If BPP=BQP, and the laptop is a classical computer with a good emulator (preferably nearly linear time and space), then there’s not much you can do to distinguish this from a genuine quantum computer.

Alternatively, if it really is a quantum computer, but with a terrible OS that doesn’t let you access its powers, then you also wouldn’t be able to tell. 🙂

It’s much easier to test whether the ethernet is quantum, if you’ve first established that the computer is quantum. You could test Bell inequalities even if each quantum computer could store only a single qubit.

What I wrote about BPP=BQP is somewhat wrong.

The existence of a fast classical simulation of quantum computers would imply additional not-obviously-equivalent things, like the collapse of the polynomial hierarchy (see 1005.1407, 1011.3245, and even quant-ph/0205133).

And what we’d really want for a fake quantum computer is a simulation that recreates output probabilities, not merely one that solves the same set of languages.

The remarks on this topic bring to mind a familiar urban legend of physics, whose rich history Snopes.com traces back to 1958 (or even earlier):

In this same “barometer” vein, let’s ask what

othertransformational enterprises qBook technology (and the technologies necessary to design and manufacture qBooks) would enable the qApple Corporation to pursue.———-

Therefore we open the qBook, fire-up a web browser, and by visiting the qApple website immediately discover that:

(1) qApple offers the world’s broadest array of mathematically natural and computationally efficient simulation software packages;

(2) Building upon capability (1), qApple is the world’s foremost vendor of quantum-limited telescopes, microscopes, and spectroscopes;

(3) By a roadmap that combines (1–2), qApple curates (for the entire planet) a unitary observational database that encompasses

everyvariety of galaxy, star cluster, solar system, planet, biome, organism, cell, organelle, biomolecule, and genome;(4) By a roadmap that combines (1–3), qApple dominates the world’s energy-collecting, water-purifying, chemical-separating, ore-processing, disease-diagnosing and drug-designing technologies;

(5) By a roadmap that combines (1–5), the quantum systems engineers at qApple are diligently working to synthesis the above capabilities into a comprehensive capability for directed regenerative healing in medicine.

———-

Thus, by “barometric reasoning” we have arrived at a common-sense insight: capabilities (1-5) surely are sufficient preconditions — and arguably even are technologically necessary preconditions — for qApple to ship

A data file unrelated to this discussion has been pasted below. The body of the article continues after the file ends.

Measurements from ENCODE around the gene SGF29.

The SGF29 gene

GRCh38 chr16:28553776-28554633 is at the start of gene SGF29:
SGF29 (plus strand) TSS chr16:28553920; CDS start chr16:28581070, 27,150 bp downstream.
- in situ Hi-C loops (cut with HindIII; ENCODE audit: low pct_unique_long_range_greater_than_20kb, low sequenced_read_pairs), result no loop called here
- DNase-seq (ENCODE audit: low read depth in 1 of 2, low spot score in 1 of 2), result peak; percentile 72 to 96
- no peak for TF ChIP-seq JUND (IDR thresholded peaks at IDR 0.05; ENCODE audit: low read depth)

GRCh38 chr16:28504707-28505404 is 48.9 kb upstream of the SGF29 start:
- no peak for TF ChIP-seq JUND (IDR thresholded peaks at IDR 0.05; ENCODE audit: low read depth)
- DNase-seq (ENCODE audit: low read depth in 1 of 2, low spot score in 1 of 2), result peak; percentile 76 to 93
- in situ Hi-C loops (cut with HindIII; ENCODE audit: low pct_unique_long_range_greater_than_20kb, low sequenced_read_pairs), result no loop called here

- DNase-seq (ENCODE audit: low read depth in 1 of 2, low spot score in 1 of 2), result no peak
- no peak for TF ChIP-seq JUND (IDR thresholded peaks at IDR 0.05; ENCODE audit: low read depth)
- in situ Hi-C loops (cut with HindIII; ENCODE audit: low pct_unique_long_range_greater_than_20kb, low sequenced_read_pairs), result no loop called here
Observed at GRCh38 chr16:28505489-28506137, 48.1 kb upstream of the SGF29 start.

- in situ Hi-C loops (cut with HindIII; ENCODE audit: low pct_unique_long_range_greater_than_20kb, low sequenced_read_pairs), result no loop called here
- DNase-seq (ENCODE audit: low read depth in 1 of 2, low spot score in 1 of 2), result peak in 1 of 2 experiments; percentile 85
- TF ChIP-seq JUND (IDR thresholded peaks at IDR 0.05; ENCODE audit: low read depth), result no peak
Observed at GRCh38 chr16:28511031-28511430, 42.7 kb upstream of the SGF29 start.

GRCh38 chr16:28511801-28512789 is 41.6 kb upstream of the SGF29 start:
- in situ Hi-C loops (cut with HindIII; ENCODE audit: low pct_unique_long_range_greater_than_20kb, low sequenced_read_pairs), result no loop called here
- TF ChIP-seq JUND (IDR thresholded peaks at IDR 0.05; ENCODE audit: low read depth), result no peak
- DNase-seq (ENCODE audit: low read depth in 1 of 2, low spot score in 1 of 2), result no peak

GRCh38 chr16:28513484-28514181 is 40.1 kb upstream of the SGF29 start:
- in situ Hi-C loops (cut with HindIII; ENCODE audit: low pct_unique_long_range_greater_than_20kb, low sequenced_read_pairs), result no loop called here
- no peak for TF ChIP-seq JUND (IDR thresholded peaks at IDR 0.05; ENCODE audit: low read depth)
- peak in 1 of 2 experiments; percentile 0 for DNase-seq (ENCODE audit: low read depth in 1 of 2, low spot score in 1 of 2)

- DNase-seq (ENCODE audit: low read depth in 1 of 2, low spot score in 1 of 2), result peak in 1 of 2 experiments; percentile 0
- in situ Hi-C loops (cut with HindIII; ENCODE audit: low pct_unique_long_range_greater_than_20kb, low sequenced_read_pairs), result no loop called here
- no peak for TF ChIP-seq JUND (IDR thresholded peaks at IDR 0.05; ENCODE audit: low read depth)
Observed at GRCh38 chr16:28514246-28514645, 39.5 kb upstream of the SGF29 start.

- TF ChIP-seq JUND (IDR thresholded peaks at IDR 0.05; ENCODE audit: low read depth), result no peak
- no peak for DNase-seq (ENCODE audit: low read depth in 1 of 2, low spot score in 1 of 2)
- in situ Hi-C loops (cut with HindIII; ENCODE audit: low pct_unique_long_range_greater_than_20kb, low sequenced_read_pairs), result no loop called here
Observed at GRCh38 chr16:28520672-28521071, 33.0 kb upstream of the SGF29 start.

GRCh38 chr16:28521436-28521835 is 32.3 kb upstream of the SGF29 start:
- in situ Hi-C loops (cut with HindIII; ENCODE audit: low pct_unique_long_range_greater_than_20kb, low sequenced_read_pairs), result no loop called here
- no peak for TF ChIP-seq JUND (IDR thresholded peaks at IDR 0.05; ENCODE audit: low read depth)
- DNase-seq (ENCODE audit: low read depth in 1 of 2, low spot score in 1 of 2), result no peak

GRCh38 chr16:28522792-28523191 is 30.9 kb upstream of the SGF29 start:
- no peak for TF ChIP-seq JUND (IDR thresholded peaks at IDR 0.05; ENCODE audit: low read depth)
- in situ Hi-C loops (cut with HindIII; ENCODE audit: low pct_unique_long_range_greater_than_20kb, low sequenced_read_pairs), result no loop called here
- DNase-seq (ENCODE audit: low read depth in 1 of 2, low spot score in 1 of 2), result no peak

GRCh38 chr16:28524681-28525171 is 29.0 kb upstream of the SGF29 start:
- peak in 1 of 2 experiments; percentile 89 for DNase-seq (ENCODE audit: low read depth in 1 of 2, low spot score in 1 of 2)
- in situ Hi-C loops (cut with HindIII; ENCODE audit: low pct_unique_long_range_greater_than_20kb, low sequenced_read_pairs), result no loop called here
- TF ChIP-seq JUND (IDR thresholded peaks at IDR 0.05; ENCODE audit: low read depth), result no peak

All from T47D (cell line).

workingqBooks. And the roadmap associated to these five preconditions will transform our planet so profoundly that if qBooks are practicable at all, they foreseeably will be simplygivenaway, as the least valuable of the immense contributions of QM/QC/QIT to the 21st century.If these are the actual prospects of quantum computing, then I’m not so sure I’d like QC to be feasible. Too often, I find that the frontier between reality and virtuality is already much too narrow.

By the way, there seems to be some similarity between the questions “does P=NP?” and “is QC feasible?”. Both of them ask the question of the theoretical powers of computing. Therefore, I don’t believe that any of them will be answered soon.

Just a follow up on the earlier thought. When the quantum computer fails and decoheres the qubits pick a one or zero state. So it spits out some random number, so the question is whether that random number is a possible output state of the routine being run by the classical computer. One could imagine that a routine running on a classical computer would be restricted to certain smaller subspace of the full n-bit space, e.g. there are numbers it couldn’t output under any running of the routine barring having a “perfect” random number generator spit out a number on failure.

Here is something along the lines I’m thinking.

http://scienceblogs.com/pontiff/2008/01/contextuality_of_quantum_theor.php

This is a practical problem today. Apple doesn’t sell quantum computers, but D-Wave claims to. I’d guess the cost is on the order of magnitude of $1 million. Say you’re Mitt Romney, don’t really pay any taxes, and have a few extra bucks lying around. You could buy a D-Wave machine. You can’t factor with it, because it is not a general purpose computer. So what did you really buy?

That’s an open question. As quantum computers get better, it should get easier to answer. I’ll personally be convinced when RSA public keys are being factored regularly.

What do we want?

Evidence-based change!

When do we want it?

After peer review!